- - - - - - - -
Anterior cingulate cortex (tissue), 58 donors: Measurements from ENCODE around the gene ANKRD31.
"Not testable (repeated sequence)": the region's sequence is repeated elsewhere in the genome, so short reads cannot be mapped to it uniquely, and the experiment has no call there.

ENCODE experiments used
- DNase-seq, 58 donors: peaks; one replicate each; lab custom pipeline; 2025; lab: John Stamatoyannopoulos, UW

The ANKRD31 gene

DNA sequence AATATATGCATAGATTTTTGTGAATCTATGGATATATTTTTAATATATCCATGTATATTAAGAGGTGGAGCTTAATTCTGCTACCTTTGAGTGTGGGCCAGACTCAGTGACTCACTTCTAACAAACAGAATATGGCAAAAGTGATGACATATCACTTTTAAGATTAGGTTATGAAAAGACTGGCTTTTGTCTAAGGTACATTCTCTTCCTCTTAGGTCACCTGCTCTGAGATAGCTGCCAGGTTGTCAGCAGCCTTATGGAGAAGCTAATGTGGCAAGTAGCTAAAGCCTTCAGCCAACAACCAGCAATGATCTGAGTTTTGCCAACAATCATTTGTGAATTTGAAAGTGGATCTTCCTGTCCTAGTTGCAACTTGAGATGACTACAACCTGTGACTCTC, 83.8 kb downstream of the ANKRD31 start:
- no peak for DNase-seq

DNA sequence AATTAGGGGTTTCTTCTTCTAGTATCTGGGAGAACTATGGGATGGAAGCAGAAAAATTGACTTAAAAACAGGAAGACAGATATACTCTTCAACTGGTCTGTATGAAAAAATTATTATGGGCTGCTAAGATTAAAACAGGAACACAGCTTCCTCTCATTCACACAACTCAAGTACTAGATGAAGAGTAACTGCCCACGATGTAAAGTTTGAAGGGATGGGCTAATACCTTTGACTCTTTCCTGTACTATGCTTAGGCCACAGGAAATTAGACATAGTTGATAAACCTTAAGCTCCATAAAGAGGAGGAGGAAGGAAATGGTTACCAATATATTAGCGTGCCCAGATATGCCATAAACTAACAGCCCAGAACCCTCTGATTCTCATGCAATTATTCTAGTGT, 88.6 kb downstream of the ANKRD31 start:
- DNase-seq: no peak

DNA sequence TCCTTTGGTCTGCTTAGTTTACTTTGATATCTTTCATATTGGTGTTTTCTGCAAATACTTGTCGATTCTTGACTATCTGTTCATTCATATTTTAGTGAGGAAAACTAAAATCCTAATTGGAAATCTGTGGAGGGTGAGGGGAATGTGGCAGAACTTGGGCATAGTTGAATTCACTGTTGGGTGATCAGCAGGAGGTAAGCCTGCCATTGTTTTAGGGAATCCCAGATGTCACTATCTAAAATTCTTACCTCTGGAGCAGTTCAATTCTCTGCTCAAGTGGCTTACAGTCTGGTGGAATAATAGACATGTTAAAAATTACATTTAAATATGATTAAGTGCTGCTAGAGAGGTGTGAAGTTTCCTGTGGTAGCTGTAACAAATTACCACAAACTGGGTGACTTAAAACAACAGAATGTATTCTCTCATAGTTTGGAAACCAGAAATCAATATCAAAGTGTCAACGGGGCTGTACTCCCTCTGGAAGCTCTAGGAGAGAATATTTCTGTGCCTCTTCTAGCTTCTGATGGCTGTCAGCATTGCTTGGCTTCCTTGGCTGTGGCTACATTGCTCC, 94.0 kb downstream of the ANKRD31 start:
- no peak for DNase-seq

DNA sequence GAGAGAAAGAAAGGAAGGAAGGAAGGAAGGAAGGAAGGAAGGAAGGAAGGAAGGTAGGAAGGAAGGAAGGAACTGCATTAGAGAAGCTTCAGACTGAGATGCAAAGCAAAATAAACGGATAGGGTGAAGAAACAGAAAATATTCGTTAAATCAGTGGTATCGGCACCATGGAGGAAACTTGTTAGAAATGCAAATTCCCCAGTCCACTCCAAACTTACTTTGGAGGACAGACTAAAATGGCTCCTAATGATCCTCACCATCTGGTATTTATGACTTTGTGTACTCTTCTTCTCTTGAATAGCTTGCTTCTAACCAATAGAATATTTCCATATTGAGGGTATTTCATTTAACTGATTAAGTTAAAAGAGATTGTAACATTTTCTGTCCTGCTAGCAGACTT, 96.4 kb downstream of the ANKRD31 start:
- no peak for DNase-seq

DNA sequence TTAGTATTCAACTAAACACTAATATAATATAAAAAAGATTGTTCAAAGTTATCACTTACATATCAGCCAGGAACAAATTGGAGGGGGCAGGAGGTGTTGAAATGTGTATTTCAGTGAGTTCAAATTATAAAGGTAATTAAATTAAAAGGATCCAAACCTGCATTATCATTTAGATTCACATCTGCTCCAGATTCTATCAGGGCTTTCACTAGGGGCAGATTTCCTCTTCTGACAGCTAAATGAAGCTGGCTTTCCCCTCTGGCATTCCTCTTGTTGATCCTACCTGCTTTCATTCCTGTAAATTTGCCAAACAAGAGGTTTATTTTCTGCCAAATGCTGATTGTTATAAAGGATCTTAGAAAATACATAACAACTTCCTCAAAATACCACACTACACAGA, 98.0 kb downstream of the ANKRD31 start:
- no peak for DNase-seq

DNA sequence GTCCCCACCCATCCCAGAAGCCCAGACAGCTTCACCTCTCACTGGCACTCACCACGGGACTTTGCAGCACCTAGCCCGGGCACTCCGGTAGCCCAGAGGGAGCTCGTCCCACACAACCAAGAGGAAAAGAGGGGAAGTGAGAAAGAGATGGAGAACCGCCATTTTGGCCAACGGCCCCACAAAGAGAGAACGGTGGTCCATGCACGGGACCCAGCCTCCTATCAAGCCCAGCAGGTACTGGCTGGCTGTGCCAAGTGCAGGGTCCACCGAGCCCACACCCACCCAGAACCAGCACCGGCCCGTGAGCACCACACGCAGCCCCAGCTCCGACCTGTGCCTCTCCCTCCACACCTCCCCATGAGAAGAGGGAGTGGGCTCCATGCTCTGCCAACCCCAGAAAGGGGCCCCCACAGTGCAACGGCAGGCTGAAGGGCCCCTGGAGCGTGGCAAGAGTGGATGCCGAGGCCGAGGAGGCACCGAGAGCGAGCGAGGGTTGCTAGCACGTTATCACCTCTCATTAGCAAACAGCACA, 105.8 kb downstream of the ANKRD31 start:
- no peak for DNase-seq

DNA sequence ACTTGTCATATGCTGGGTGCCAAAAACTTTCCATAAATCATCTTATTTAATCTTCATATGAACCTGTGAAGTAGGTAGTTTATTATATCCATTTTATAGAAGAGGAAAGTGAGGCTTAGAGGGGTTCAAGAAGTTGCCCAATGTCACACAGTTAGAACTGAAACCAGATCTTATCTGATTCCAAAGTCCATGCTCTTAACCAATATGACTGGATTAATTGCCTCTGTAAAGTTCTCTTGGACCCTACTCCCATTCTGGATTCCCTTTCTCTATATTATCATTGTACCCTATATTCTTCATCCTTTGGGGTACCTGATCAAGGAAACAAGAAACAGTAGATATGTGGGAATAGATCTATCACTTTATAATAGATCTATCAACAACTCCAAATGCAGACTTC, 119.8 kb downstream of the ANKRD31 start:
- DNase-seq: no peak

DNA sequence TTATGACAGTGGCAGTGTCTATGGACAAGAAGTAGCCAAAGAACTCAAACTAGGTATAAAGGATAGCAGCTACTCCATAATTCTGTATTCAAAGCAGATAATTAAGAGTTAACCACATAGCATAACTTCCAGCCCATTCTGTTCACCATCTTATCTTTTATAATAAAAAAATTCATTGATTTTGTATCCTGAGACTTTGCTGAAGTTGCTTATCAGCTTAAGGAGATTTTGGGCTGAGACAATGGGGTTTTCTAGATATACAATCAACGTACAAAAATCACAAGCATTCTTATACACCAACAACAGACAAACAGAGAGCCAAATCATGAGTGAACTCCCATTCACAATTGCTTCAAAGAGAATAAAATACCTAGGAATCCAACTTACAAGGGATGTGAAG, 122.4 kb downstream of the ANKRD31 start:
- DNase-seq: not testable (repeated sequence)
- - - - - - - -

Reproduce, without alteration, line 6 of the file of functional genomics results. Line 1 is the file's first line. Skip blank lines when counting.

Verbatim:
DNA sequence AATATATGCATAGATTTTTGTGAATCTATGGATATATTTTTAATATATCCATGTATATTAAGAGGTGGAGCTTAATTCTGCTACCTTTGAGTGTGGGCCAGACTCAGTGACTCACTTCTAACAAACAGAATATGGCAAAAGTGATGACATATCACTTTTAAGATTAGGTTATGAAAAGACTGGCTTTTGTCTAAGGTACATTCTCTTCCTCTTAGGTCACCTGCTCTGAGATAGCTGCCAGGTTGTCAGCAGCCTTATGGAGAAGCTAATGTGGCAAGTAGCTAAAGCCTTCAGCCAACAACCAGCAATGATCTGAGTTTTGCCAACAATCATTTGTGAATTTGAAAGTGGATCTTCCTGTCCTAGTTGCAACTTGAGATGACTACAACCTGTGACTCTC, 83.8 kb downstream of the ANKRD31 start: